Chad Stephens, Range’s senior vice President of corporate development, was in Qidong for the celebration. “It was a great day, and a big international affair. And I have to tell you, when I got off the bus and actually saw the two ships nose to nose at the dock, I thought ‘man, these guys know what they’re doing.’ It was a thrilling day and very gratifying given the amount of general market skepticism when we first announced the project,” Stephens said.

An understandable reaction, as Stephens had been part of the team that worked diligently, for years, to put together a deal that would ultimately result in a unique partnership between Range Resources, MarkWest Energy Partners LP, Sunoco Logistics Partners LP and INEOS, a European chemical company. Today, INEOS is a global manufacturer of petrochemicals, specialty chemicals and oil products, with sales of approximately $54 billion. But in the early days of negotiations with Range, it was less well known than some of the other international chemical giants.

Curtis Tipton, Range’s vice president of Marcellus development, was also part of the team that worked on the deal. “To understand how the INEOS deal came together, you have to go back several years to the point where we realized we had what came to be referred to as ‘the ethane issue.’ We recognized our acreage in Washington County, Pa., was going to be wet. And that gas would need to be processed."

Fortunately, as Tipton explained, “We had some time to solve this problem, a problem that became an opportunity.”

First, there were major hurdles that had to be cleared. One of the biggest was doubt about the Marcellus. “We had to convince folks that the Marcellus was a serious play, and our ethane was a contender,” Tipton said. “The team made a lot of calls, and a lot of people told us we were nuts. They don’t think so now.”...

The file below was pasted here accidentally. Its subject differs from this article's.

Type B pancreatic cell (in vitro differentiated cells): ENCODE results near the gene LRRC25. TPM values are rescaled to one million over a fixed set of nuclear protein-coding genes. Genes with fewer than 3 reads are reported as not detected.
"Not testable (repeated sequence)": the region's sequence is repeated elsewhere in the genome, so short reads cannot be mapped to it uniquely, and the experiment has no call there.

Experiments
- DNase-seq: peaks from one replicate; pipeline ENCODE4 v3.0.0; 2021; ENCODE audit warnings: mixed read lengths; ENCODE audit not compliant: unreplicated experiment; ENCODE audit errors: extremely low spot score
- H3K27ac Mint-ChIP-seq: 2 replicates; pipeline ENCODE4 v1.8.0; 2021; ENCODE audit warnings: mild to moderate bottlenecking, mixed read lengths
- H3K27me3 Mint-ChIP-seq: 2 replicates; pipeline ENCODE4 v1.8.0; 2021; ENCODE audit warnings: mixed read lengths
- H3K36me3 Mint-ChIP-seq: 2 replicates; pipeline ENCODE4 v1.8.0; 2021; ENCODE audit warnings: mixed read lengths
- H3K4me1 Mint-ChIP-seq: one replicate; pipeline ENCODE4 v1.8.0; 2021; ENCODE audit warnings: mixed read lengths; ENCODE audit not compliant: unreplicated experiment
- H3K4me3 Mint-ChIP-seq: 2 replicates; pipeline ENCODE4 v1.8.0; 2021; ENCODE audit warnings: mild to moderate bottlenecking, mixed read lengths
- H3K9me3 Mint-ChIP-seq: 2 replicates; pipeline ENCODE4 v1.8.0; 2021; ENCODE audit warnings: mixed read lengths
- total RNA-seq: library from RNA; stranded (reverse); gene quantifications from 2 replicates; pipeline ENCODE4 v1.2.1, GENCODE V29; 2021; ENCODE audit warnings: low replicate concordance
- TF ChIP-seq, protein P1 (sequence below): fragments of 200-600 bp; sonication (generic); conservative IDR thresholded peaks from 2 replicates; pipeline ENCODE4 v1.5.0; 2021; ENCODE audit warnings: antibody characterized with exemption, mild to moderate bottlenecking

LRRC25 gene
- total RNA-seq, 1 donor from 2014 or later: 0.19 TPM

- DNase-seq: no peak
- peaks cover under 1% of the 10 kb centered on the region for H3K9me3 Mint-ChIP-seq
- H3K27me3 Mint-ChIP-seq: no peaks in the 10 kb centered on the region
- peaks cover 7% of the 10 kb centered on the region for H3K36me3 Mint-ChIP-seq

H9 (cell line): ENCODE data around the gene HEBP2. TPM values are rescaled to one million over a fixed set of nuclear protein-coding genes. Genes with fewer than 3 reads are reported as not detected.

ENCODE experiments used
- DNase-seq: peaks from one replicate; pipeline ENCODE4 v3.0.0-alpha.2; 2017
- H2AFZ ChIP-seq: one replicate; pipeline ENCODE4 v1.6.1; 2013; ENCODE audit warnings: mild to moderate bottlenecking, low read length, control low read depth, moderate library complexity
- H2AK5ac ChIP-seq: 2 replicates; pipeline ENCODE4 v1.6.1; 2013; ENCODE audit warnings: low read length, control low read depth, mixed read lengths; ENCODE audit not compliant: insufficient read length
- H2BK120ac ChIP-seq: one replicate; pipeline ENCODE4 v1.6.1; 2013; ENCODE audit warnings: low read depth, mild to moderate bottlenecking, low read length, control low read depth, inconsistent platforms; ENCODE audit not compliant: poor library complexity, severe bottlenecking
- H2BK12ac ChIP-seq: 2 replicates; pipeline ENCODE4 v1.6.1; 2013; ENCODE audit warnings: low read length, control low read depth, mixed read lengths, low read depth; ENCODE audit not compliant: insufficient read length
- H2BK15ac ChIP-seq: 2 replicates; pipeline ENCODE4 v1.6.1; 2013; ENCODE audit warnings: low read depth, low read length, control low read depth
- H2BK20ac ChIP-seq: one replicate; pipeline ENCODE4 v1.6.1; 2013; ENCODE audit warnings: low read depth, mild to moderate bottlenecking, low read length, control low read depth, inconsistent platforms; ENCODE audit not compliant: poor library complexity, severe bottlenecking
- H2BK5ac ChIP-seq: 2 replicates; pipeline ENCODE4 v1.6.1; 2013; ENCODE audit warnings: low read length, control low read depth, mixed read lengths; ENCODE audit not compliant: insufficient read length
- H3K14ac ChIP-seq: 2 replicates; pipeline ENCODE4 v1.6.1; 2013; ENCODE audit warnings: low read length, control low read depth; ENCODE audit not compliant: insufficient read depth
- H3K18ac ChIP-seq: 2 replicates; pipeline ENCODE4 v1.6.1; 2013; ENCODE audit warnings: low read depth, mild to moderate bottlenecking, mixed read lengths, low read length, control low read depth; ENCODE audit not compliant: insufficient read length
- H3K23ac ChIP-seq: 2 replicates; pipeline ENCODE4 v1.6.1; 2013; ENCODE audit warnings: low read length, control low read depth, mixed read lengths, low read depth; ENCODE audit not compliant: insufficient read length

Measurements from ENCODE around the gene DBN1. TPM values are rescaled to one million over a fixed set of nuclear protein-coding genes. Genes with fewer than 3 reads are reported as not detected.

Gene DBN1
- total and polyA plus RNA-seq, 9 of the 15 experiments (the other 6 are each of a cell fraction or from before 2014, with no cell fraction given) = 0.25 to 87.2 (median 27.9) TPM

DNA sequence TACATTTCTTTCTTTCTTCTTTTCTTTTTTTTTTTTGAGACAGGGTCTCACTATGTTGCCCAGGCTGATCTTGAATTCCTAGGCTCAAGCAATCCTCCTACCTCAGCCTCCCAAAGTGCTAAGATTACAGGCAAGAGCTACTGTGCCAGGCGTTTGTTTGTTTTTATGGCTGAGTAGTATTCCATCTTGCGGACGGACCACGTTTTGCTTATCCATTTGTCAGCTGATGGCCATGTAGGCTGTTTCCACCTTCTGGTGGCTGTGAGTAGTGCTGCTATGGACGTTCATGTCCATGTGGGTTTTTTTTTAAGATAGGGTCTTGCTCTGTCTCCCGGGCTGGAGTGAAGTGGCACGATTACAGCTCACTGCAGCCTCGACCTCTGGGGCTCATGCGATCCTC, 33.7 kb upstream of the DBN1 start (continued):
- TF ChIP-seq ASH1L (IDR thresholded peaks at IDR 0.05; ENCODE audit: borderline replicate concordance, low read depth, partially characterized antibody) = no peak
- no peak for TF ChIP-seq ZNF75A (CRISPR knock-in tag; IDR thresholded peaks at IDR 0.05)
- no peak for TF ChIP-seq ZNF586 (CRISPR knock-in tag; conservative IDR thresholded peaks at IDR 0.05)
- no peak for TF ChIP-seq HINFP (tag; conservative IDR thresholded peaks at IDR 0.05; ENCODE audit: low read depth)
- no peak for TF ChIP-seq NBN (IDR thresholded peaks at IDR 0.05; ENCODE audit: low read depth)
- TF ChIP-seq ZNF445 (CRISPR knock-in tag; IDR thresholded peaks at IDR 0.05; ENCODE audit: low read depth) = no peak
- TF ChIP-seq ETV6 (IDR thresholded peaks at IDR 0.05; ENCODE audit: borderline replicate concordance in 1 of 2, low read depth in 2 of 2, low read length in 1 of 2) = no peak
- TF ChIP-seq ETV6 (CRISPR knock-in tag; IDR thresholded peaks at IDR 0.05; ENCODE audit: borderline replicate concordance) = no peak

When the plan was first announced in 2012, U.S. Sen. Pat Toomey (R-Pa.) said, “I’m pleased to see Pennsylvania take a leading role in securing our domestic energy future. Connecting Delaware County to Western Pennsylvania’s Marcellus Shale development will help support good-paying jobs in our commonwealth. [This] announcement is an important step in ensuring America’s energy independence and expanding its role as a global energy exporter.”...

“We also had to do a thorough rundown on all of our options for moving ethane,' he continued. 'Can you rail it? Ultimately, that answer was no. Can you barge it? That turned out to not be a great option either. The best way to move ethane is by pipeline.”


Range, Dragons & Mariner East: Exporting Ethane Across the Globe

Thursday, November 12, 2015 - 11:05am